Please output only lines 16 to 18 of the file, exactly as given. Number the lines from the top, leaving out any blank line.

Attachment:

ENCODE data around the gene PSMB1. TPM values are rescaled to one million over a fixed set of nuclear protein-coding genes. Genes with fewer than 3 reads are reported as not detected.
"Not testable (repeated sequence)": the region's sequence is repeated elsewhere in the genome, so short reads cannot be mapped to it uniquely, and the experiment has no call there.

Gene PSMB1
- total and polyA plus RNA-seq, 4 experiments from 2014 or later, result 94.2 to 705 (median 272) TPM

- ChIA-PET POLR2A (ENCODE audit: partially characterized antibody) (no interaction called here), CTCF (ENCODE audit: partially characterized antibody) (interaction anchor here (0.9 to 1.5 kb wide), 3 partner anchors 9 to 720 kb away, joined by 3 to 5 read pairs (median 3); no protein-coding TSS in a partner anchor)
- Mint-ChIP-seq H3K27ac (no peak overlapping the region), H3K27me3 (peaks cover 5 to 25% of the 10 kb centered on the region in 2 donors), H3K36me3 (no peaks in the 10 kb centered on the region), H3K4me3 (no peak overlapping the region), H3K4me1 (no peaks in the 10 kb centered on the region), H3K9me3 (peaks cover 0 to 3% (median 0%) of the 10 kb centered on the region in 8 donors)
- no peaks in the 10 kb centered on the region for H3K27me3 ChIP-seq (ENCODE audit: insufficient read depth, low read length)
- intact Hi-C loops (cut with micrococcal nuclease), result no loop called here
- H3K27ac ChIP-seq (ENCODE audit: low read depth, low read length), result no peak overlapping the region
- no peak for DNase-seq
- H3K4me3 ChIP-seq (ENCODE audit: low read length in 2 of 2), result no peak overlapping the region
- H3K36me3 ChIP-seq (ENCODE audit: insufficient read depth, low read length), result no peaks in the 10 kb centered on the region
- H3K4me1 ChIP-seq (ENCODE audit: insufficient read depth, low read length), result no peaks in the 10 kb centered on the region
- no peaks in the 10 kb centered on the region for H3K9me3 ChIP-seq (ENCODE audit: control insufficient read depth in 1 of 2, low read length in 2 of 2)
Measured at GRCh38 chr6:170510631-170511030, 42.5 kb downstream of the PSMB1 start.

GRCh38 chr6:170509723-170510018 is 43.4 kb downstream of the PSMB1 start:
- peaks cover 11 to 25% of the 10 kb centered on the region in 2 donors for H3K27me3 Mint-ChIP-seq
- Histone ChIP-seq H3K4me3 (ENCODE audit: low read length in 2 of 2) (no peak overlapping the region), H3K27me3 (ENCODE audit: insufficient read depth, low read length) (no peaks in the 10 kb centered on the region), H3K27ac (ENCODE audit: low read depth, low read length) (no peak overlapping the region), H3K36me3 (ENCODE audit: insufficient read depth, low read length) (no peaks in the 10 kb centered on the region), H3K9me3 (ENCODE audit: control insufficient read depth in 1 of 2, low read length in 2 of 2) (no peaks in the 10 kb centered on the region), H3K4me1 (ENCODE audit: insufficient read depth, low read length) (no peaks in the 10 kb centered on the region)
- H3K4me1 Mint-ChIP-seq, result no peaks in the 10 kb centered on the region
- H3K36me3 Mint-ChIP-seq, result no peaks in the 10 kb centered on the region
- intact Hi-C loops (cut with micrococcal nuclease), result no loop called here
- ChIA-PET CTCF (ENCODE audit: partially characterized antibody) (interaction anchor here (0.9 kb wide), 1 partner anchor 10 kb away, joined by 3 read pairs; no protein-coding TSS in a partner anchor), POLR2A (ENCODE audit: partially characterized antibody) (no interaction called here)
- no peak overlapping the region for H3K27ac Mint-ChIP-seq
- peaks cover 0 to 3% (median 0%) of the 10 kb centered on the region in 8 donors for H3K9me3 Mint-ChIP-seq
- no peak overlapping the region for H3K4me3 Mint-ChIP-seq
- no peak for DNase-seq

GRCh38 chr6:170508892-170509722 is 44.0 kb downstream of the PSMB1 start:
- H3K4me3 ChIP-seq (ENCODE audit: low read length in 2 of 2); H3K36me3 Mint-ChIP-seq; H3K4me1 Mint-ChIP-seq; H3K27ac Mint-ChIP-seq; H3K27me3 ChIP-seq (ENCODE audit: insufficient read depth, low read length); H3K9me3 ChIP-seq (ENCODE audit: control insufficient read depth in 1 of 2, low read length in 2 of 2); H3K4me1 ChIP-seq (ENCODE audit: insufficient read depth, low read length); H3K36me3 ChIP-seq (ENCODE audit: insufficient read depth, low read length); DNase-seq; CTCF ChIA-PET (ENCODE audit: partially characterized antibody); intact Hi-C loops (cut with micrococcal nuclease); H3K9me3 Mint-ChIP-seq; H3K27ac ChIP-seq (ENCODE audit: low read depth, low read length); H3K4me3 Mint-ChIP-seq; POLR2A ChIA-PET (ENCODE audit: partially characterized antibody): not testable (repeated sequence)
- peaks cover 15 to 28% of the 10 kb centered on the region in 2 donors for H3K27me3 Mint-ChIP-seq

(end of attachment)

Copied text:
GRCh38 chr6:170509723-170510018 is 43.4 kb downstream of the PSMB1 start:
- peaks cover 11 to 25% of the 10 kb centered on the region in 2 donors for H3K27me3 Mint-ChIP-seq
- Histone ChIP-seq H3K4me3 (ENCODE audit: low read length in 2 of 2) (no peak overlapping the region), H3K27me3 (ENCODE audit: insufficient read depth, low read length) (no peaks in the 10 kb centered on the region), H3K27ac (ENCODE audit: low read depth, low read length) (no peak overlapping the region), H3K36me3 (ENCODE audit: insufficient read depth, low read length) (no peaks in the 10 kb centered on the region), H3K9me3 (ENCODE audit: control insufficient read depth in 1 of 2, low read length in 2 of 2) (no peaks in the 10 kb centered on the region), H3K4me1 (ENCODE audit: insufficient read depth, low read length) (no peaks in the 10 kb centered on the region)